If confirmed, this trend presents a serious challenge to pension funds that believe that good corporate governance is an intrinsic part of good business and successful investment strategy. If they delegate responsibility for addressing governance issues to their fund managers, recent experience and current market activity suggests they may find they are not using their shareholder rights effectively.
There is a logical alternative. Just as pension funds seek to appoint fund managers best at managing a particular asset class, they can appoint a service provider best at addressing corporate governance and shareholder rights issues. Some may counter that governance analysis must be embedded in investment decisions. We agree, but it

clearly is not to date. Current market practice clearly demonstrates that many fund managers do not have the resources available to achieve this, assuming they have the commitment, and this doesn’t look likely to change any time soon. We believe that a separate voting and engagement service is the best option for pension funds that want to exercise ownership, but have no available internal resource. This change in pension fund behaviour alone, however, will not bring about a step change in our flawed ownership culture. We also need to see a real paradigm shift in the nature of governance analysis itself. To date shareholder engagement over governance issues has been characterised by an emphasis on compliance. In the UK we have seen the gradual evolution of the Combined Code as a set of best practice principles and companies have been slowly nudged towards compliance. This has been of real benefit for the market as a whole – companies and investors. The governance of the UK’s public companies was, until recently, widely admired. But, as the current crisis has amply demonstrated, simply running the slide-rule over companies to measure compliance against a set of guidelines will not take us very far. Compliance is a means not an end. Governance has to mean adding value to the relationship between shareholders and the companies they own. As owners, high standards ofgovernance must also require more effective management and risk control. This means that investors who do take governance seriously also need to have a much better handle on the business models of the companies they own. Albeit with the enormous benefit of hindsight, the warping of UK bank business models, through ratcheting up their leverage, seems fairly clear. This at least must give us hope that we can improve our analysis in the future, increasing predictive elements of our scrutiny. This necessitates the shift away from simple compliance-monitoring towards a much greater emphasis on risk; in particular company-specific risk, and business model. This will not come cheap, as this type of analysis is, in our experience, rare. Therefore it needs to be properly funded by investors. For pension funds, this analysis of the crisis is probably an unwelcome message: you need to spend more money. But the actual resources required, if the market moves in this direction in general, should be relatively modest, especially compared to the losses incurred because banks have not been properly stewarded by either their directors or their owners. Our fear is that if these kind of steps are not taken, then policymakers may consider less shareholder-friendly ‘solutions’ to the principal-agent problem. Without radical change, the listed company governance model may be on borrowed time.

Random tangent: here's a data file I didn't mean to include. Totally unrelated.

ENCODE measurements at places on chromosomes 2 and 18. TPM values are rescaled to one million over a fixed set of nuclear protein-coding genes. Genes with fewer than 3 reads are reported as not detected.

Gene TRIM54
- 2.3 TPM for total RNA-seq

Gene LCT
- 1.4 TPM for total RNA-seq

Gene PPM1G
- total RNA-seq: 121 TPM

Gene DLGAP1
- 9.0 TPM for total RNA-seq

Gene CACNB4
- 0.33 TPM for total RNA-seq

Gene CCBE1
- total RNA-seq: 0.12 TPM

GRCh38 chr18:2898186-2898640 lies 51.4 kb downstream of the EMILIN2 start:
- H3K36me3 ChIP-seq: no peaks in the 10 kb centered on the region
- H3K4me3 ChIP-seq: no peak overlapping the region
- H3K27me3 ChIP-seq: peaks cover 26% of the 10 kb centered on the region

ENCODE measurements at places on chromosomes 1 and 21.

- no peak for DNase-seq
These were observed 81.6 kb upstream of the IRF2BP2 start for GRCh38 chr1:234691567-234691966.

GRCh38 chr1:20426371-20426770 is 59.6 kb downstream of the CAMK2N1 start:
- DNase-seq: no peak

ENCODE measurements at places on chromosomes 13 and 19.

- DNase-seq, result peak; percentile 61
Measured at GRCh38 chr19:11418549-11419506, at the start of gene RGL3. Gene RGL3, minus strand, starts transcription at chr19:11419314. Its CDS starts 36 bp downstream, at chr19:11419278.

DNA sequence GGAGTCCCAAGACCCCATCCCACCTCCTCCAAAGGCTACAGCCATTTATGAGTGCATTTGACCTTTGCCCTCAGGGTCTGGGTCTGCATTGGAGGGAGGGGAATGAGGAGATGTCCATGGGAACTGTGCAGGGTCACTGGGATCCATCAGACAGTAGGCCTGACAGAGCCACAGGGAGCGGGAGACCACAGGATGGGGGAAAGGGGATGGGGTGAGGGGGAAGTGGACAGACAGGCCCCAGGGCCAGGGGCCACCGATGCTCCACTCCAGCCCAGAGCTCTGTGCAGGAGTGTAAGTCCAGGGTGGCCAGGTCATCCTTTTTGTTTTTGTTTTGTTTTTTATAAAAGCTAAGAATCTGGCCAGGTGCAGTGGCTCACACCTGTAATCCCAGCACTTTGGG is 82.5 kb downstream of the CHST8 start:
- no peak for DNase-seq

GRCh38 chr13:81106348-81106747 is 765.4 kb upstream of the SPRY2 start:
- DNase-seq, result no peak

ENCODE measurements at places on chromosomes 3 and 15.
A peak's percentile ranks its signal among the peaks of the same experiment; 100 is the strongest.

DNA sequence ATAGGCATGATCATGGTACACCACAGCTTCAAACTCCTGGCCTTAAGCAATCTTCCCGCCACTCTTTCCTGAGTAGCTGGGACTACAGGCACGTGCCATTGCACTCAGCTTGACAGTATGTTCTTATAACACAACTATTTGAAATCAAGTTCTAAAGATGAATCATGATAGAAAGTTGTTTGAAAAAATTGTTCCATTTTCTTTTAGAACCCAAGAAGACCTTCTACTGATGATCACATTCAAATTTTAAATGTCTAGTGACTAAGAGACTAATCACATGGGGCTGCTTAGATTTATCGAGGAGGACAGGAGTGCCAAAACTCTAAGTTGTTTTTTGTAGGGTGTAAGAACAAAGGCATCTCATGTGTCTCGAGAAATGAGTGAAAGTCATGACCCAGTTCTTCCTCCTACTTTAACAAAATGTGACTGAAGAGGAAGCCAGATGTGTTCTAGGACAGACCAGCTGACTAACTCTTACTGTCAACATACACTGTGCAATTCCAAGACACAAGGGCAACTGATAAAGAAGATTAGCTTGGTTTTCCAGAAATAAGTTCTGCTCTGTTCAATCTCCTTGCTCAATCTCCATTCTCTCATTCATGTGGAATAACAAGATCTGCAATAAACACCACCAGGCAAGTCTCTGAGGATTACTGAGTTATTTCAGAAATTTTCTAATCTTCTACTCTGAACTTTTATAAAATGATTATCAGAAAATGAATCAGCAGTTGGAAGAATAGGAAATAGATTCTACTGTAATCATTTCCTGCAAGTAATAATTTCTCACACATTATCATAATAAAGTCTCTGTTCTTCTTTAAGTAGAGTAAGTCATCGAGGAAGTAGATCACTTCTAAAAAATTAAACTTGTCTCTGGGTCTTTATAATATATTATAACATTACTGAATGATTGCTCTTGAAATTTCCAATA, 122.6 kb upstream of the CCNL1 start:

Tom Powdrill is head of communications at Pensions Investment Research Consultants (PIRC)